Following the decree of the President of Kazakhstan issued in May of this year, a draft constitutional law (the Bill) has been presented for consideration to the lower house of parliament, taking the creation of the Astana International Financial Centre (AIFC) a step closer to reality.

The Bill sets out the objectives of the AIFC, which will be to promote investment, develop the markets in banking, insurance and Islamic finance, develop the securities market in Kazakhstan and to develop financial and professional services in accordance with best international practice, leading to the recognition of Astana as an international financial centre.

The AIFC will constitute a financial ‘free zone’ within a physical area to be delineated in future. It is expected that eventually the Centre will be located on the site currently being developed to house Expo2017. Participants in the Centre will be entitled to benefit from exemptions from corporate and individual income tax, and from a relaxed visa and work permitting regime for their senior employees. 
The Centre will have its own legal system in certain areas, which will, according to the Bill, be based on the principles and rules of English law and/or the standards of leading global financial centres. It is expected that the system of laws which are to be developed over the next two years will bear quite some similarity to the system introduced in the Dubai International Financial Centre, in which separate laws governing, inter alia, civil law relations with and between participants of the Centre, the formation, governance and registration of companies, financial services, employment relations, to name a few, provide a system separate from national law.

The Centre will have its own two-tier court system to apply these laws, again applying the procedural principles and norms of the justice system of England and Wales, or the standards of leading global financial centres. An agreement has been entered into with the DIFC Court in Dubai to advise and assist in the establishment of the new court system. An international arbitration centre will also be created within the AIFC.  It is expected that foreign judges and arbitrators will be invited to sit in these courts and tribunals.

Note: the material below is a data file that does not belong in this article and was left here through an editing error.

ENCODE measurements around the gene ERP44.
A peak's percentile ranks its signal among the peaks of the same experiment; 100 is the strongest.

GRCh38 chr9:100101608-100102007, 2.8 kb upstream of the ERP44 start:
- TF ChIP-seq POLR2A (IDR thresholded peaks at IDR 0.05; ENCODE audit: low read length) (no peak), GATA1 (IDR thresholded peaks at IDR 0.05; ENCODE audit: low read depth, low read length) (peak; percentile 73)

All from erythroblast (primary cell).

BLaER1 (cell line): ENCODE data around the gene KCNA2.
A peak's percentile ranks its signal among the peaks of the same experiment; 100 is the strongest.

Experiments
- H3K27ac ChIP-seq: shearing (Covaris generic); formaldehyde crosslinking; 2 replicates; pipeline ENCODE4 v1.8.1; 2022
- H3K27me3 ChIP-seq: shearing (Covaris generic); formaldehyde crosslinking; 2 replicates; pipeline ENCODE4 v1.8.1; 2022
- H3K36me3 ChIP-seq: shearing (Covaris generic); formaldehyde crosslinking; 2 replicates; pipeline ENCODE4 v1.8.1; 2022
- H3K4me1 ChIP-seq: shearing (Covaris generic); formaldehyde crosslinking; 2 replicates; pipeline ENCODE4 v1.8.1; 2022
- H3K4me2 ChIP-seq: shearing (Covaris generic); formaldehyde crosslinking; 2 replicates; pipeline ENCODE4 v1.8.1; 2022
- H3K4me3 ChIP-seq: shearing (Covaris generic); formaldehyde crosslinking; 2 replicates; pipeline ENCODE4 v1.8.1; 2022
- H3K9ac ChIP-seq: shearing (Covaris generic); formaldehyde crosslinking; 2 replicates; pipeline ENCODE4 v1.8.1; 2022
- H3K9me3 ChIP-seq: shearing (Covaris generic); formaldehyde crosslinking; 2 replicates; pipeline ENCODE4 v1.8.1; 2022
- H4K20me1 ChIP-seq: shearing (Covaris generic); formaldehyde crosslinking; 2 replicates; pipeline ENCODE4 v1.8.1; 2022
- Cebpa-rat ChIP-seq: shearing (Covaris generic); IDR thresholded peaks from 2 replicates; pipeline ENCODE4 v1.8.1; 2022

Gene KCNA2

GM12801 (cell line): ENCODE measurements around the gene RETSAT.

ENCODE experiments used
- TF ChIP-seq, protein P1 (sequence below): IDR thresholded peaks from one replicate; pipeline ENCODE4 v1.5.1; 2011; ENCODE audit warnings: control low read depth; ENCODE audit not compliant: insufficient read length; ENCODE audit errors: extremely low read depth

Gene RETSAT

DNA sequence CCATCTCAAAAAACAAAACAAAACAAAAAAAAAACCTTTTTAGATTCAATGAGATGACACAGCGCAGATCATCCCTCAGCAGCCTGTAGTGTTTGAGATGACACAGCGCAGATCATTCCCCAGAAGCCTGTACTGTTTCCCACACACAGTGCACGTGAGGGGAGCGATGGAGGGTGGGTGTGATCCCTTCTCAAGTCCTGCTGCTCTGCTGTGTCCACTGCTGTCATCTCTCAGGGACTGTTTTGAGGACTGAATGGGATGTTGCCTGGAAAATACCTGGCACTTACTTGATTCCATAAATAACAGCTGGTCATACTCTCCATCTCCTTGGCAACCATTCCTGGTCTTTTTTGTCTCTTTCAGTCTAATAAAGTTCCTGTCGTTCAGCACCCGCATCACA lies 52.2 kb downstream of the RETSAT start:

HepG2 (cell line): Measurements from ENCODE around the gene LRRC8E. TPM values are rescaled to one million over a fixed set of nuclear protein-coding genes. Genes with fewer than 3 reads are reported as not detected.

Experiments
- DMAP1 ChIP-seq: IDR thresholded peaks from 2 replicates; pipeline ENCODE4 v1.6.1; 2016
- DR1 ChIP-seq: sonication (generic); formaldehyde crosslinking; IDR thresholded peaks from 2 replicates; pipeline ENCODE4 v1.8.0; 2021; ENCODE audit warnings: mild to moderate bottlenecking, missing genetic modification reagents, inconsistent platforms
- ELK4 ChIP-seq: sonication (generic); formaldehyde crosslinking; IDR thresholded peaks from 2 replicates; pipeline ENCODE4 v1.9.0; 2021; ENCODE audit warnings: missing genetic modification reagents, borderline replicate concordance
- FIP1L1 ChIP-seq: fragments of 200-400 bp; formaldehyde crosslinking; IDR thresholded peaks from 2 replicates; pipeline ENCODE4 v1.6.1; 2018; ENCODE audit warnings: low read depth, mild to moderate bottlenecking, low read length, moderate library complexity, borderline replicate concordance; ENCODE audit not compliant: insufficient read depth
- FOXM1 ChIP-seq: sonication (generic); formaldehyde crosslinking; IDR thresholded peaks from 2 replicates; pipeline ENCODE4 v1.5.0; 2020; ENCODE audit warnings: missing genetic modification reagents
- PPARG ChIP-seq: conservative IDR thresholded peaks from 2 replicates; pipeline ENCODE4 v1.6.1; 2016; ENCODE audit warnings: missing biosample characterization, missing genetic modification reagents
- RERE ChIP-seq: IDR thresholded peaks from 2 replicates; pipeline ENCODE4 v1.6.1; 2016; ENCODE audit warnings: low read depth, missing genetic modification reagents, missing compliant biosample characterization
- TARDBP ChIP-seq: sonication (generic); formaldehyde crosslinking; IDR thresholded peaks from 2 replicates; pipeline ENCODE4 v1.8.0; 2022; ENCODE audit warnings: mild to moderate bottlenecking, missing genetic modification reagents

The operating language in the courts, and in the administration of the Centre itself, will be English. The AIFC’s laws are also to be developed in English.

The Centre will be overseen by an Administration to be created under the auspices of the National Bank, which shall be responsible for the development and operation of the Centre, including the development of its laws for approval by the governing body of the AIFC - the Centre Governance Council - to be chaired by the President of Kazakhstan.

The Bill, when passed will create a constitutional law which makes the creation of the Centre possible and permits the derogation from national laws. The detailed establishment of the Centre’s institutions, their rules, and the laws which will be adopted in the Centre will follow in the two years following the passing of this law.